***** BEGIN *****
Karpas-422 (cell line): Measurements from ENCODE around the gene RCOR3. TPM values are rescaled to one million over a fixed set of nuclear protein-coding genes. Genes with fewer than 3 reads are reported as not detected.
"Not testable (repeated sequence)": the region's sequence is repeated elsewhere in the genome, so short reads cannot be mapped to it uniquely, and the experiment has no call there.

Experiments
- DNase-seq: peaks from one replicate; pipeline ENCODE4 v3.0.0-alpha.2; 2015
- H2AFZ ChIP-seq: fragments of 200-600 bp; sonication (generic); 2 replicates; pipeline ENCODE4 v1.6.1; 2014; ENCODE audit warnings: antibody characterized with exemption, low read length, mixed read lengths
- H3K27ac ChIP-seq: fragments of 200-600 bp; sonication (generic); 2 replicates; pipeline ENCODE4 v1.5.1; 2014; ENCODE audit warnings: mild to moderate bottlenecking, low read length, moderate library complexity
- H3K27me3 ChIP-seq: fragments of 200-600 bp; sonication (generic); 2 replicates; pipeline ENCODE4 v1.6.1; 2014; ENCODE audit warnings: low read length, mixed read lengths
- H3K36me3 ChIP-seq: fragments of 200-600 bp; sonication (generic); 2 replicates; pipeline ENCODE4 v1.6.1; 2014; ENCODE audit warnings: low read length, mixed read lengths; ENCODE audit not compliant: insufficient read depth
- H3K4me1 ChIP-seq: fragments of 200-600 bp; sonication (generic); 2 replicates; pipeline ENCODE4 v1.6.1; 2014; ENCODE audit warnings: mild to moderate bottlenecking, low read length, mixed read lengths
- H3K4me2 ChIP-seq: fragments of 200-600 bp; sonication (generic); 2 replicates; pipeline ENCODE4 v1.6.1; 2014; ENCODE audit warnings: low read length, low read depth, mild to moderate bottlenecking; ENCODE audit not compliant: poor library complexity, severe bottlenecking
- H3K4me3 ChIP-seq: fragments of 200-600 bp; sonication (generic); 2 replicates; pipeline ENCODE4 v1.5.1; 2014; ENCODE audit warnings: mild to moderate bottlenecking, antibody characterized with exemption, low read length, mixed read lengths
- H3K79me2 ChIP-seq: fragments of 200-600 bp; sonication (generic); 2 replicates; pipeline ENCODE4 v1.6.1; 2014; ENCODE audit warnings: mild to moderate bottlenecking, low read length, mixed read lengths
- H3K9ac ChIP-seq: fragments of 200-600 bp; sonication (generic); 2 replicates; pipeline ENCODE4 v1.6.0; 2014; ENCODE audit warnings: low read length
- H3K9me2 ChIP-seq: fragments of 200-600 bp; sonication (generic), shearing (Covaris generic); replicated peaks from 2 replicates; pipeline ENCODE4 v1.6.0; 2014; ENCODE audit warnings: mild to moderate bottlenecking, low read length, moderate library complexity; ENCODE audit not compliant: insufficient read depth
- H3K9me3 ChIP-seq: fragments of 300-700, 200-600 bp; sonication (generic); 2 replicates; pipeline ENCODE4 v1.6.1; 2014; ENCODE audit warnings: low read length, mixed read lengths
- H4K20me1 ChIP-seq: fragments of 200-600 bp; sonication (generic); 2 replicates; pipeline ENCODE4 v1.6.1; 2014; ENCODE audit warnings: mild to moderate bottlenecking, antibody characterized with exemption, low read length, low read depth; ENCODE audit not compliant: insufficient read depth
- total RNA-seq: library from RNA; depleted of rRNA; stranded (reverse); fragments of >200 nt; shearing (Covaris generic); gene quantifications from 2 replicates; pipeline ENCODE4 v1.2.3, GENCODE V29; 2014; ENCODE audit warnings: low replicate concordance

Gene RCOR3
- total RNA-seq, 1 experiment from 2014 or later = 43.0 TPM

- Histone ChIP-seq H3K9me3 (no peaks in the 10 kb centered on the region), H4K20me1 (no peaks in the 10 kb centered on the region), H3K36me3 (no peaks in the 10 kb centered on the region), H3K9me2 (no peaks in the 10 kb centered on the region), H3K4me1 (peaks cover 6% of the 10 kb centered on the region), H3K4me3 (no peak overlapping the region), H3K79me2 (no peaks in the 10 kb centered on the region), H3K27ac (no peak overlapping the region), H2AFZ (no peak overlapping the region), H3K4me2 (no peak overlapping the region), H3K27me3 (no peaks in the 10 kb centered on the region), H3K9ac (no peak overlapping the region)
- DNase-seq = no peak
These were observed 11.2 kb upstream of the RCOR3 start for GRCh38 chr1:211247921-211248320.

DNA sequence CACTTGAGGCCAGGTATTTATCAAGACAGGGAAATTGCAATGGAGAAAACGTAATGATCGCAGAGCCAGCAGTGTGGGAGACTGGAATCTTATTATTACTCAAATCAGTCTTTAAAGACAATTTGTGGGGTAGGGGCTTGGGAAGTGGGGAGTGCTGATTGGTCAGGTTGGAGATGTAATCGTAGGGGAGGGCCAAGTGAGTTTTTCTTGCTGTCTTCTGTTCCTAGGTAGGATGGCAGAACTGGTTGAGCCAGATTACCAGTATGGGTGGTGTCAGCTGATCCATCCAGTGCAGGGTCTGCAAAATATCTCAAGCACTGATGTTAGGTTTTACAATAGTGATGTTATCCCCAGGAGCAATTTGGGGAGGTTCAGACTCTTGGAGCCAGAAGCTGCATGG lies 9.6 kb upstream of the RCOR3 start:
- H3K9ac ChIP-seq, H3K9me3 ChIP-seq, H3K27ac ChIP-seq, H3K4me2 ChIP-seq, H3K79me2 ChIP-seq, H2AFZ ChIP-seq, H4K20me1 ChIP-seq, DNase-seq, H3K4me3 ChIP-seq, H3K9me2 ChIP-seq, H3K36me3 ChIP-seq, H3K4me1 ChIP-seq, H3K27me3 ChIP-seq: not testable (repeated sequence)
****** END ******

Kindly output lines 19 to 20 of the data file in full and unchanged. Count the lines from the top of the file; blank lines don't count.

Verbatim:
- total RNA-seq, 1 experiment from 2014 or later = 43.0 TPM

- Histone ChIP-seq H3K9me3 (no peaks in the 10 kb centered on the region), H4K20me1 (no peaks in the 10 kb centered on the region), H3K36me3 (no peaks in the 10 kb centered on the region), H3K9me2 (no peaks in the 10 kb centered on the region), H3K4me1 (peaks cover 6% of the 10 kb centered on the region), H3K4me3 (no peak overlapping the region), H3K79me2 (no peaks in the 10 kb centered on the region), H3K27ac (no peak overlapping the region), H2AFZ (no peak overlapping the region), H3K4me2 (no peak overlapping the region), H3K27me3 (no peaks in the 10 kb centered on the region), H3K9ac (no peak overlapping the region)